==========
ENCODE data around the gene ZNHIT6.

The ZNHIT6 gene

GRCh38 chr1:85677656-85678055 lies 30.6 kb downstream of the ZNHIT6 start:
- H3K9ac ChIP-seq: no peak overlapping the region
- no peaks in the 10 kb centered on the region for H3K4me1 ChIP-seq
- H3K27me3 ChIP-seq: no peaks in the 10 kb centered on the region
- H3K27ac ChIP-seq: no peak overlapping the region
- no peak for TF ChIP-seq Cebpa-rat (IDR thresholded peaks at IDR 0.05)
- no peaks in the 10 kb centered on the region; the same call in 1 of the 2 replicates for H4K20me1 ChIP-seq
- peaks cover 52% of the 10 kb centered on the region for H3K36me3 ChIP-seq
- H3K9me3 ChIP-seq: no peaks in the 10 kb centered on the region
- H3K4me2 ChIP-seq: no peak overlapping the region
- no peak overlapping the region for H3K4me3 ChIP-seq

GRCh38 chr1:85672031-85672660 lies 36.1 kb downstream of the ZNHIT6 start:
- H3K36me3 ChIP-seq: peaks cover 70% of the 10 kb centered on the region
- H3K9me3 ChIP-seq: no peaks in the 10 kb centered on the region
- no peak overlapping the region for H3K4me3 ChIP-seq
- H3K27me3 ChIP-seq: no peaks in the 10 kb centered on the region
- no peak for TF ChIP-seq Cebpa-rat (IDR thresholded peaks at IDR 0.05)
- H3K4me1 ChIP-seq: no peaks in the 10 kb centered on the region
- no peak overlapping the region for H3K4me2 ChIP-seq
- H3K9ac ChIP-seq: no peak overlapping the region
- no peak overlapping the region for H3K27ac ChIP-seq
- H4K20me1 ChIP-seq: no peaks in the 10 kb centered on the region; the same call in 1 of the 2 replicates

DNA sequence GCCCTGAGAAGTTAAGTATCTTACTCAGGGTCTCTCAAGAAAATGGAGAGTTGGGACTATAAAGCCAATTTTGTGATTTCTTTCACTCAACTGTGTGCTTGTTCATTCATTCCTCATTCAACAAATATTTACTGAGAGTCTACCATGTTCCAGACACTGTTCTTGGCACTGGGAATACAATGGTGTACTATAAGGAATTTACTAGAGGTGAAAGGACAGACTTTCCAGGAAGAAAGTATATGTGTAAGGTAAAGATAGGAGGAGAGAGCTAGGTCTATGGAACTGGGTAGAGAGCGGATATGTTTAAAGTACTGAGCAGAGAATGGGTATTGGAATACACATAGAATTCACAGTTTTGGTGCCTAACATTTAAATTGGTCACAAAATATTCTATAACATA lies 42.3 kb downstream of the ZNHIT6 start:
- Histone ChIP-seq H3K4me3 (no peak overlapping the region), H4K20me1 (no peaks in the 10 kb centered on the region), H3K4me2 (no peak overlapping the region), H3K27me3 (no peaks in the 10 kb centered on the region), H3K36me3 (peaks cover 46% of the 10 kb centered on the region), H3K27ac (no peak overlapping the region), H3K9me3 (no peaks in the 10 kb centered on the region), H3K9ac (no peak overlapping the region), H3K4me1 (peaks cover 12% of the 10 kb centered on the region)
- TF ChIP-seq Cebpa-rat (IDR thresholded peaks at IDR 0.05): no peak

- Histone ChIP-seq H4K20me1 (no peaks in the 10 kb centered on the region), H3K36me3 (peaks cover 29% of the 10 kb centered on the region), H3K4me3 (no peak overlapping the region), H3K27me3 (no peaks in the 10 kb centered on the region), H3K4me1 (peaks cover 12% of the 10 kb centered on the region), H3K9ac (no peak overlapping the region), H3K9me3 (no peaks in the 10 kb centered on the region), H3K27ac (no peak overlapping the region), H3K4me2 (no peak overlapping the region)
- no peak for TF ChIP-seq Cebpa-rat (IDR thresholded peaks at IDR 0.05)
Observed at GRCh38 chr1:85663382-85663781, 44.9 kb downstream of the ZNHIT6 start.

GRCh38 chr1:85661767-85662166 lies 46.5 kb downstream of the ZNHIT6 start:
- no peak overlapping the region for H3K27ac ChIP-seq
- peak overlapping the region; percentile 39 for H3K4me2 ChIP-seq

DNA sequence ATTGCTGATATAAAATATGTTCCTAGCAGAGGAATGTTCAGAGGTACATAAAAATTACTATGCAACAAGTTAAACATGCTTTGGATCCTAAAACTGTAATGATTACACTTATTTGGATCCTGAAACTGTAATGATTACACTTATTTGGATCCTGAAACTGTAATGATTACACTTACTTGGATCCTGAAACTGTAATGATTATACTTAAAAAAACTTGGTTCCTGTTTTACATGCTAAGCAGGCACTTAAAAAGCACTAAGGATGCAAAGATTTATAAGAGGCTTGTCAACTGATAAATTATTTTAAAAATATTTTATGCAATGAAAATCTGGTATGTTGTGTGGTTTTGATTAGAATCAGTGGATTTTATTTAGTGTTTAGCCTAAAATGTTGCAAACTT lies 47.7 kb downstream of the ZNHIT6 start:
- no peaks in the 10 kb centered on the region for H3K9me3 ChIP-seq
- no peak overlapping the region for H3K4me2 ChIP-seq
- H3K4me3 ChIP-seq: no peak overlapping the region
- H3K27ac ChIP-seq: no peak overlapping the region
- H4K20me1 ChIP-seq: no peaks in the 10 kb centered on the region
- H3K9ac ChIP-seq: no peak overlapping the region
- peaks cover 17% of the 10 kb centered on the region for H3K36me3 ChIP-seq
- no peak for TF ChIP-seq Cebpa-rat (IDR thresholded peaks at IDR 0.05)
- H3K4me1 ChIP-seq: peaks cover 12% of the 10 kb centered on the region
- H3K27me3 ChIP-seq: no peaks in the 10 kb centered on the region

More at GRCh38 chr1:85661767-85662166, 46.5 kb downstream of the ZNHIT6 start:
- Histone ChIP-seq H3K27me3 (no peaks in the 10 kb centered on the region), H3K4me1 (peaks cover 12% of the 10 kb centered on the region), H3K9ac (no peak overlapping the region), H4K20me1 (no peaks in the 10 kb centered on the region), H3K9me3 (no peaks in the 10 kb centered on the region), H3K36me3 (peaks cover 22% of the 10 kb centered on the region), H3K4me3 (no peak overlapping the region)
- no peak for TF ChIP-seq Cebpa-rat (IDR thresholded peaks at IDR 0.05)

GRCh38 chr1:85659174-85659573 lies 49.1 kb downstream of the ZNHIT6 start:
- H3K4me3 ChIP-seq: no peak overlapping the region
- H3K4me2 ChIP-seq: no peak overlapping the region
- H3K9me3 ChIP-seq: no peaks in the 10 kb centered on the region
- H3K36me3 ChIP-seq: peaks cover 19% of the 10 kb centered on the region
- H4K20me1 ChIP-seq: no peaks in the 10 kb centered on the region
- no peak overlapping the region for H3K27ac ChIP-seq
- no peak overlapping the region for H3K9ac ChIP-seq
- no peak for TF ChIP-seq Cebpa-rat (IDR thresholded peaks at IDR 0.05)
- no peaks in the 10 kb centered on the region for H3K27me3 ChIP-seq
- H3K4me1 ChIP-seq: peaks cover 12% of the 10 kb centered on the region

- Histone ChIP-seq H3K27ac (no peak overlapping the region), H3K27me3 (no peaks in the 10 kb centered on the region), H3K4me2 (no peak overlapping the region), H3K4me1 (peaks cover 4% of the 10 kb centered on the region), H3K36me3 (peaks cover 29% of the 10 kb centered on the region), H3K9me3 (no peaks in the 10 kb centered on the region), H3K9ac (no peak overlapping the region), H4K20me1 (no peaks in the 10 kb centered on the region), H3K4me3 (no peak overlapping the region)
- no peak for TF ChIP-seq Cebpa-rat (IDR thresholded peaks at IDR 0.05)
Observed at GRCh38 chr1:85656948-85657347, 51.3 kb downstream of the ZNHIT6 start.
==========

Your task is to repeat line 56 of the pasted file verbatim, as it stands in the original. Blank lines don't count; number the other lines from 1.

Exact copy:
- no peak for TF ChIP-seq Cebpa-rat (IDR thresholded peaks at IDR 0.05)